Like the Nigeria Police appeals, the British PM appeals would go unheeded by youths who saw the looting spree as some kind of a national holiday from law and order, an occasion to steal and see what amount of the wealth of the rich they could either destroy or corner for themselves. But it might be asked what happened to those weapons of crowd control such as tear gas, plastic bullets or water cannon? How come these were conspicuously absent? Yes, the ‘civilised’ world can’t shoot their own people at will but they produce such stuffs for dictators that populate the ‘third world’.
Older members of the British society have criticised the looters for their irresponsible conduct. Nothing could justify it, they say. The fact that many of these youths are jobless and no longer enjoy some of those social security perks that had helped keep many of them under rein for so long- the fact that those elements of grudging benevolence capitalism employed to conceal social inequities are no longer available count for little in the account of critics of the bottled-up rage of younger members of the society locked out of the promise of a better future.
Increasing absence of those entrenched measures of cushioning the harsh demands of hard-nosed capitalism is what is breaking the chains on the poor and bringing out the beast in them. Africa and those poor societies of Asia had no such provision for their citizens which is why they are unstable and their peoples appear ‘uncivilised’ as they fight for redistribution of societal wealth. But as the UK riots have proven, human beings are fundamentally the same.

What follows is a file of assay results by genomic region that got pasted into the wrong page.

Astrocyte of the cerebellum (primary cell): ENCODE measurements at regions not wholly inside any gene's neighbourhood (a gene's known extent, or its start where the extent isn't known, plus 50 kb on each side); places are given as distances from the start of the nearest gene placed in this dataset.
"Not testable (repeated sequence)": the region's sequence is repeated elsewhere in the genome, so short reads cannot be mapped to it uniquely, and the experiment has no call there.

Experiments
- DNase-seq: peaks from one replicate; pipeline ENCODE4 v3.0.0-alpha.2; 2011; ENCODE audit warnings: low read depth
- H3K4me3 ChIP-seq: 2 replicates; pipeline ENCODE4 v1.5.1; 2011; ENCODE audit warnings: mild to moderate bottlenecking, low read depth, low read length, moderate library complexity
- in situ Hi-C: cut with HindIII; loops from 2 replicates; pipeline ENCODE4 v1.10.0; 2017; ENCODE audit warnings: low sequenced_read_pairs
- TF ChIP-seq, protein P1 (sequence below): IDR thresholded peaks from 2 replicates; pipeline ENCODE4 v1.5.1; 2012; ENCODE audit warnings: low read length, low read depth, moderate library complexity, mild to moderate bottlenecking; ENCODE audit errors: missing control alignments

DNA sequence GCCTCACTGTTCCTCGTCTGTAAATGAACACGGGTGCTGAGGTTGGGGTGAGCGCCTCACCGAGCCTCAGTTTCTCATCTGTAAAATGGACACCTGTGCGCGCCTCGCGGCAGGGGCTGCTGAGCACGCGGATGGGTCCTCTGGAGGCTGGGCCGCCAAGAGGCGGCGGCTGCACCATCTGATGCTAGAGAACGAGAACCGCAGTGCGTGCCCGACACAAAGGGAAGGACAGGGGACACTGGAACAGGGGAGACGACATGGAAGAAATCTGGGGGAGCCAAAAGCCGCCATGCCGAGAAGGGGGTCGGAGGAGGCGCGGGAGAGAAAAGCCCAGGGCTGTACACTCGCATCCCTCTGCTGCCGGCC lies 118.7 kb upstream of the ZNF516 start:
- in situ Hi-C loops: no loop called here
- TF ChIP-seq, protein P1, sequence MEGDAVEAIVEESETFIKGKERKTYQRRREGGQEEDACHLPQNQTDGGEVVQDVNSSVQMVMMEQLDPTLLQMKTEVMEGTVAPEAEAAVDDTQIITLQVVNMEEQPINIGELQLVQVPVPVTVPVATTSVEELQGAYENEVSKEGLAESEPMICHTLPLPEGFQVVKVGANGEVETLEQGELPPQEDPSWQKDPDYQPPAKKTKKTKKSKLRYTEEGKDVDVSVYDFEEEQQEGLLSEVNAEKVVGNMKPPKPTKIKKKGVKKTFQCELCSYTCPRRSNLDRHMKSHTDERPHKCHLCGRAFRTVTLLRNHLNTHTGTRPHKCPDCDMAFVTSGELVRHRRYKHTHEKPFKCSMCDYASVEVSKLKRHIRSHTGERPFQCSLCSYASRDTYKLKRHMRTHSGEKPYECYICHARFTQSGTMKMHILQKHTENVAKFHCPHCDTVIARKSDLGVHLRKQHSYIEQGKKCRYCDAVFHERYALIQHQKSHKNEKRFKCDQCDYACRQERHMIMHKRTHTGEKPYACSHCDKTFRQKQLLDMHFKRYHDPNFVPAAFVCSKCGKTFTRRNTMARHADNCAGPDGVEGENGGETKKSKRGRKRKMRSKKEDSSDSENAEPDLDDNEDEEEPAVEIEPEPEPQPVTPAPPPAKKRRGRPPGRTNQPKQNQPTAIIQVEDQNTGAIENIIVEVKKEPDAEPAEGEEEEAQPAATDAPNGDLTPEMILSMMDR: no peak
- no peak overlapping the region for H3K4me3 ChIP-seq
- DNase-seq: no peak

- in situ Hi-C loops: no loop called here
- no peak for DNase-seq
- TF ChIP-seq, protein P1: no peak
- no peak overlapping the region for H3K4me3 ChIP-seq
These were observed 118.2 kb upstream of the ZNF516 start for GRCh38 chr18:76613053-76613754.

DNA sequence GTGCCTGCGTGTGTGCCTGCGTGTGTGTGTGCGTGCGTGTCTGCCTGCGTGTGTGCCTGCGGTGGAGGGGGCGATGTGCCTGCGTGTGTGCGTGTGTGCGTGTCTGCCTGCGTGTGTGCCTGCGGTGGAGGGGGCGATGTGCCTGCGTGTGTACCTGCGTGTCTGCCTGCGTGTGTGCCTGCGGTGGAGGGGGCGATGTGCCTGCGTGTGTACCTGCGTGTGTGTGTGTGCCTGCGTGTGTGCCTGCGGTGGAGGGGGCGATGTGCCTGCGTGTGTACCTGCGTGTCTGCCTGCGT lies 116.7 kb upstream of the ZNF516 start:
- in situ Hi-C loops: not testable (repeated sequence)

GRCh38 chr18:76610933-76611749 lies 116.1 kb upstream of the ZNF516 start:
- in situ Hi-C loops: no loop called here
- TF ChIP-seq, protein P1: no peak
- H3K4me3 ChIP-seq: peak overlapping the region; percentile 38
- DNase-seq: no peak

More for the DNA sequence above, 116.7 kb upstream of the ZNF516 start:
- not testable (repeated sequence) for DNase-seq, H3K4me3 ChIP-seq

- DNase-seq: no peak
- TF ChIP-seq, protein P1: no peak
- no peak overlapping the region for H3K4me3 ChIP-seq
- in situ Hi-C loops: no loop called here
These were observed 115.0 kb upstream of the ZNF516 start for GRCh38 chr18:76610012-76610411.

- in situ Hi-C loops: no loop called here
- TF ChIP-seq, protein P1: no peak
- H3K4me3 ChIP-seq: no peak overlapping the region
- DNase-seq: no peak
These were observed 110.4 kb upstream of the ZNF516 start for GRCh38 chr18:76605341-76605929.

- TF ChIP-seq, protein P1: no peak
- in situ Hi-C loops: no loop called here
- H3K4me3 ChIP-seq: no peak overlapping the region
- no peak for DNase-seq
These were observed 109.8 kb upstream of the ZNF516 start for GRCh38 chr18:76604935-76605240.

Take away those things that define their humanity and the restraining power of the law and they would go back to the ‘state of nature’. The West should prepare for more of this as laws are continually fashioned that favour the very rich at the expense of society’s poor. The crumbling economies of Europe, of such countries as Greece and Spain and the introduction of austerity measures across the continent are the early warning signs.
The ascendance and intransigence of ultra right groups such as the Tea Party in the US will ultimately push the poor majority of the so-called civilised world to the barricades and we would all find out just how civilised that ‘civilised world’ is. Republican insistence on cuts on government spending while giving lavish tax cuts to the rich and impoverishing young Americans would in due course boil over. It may for now sound so far-fetched but what is happening in the UK might be the beginning of the West’s version of what is now generally called the Arab Spring. Things may not take that shape immediately.
But they might over time. Those who imagine that such eruptions could only happen in Africa of sit-tight leaders; those who fail to see the connection between such unrest and the enactment of corrupt policies that impoverish the vast majority would not see the point in this. But such would be surprised in no distant time.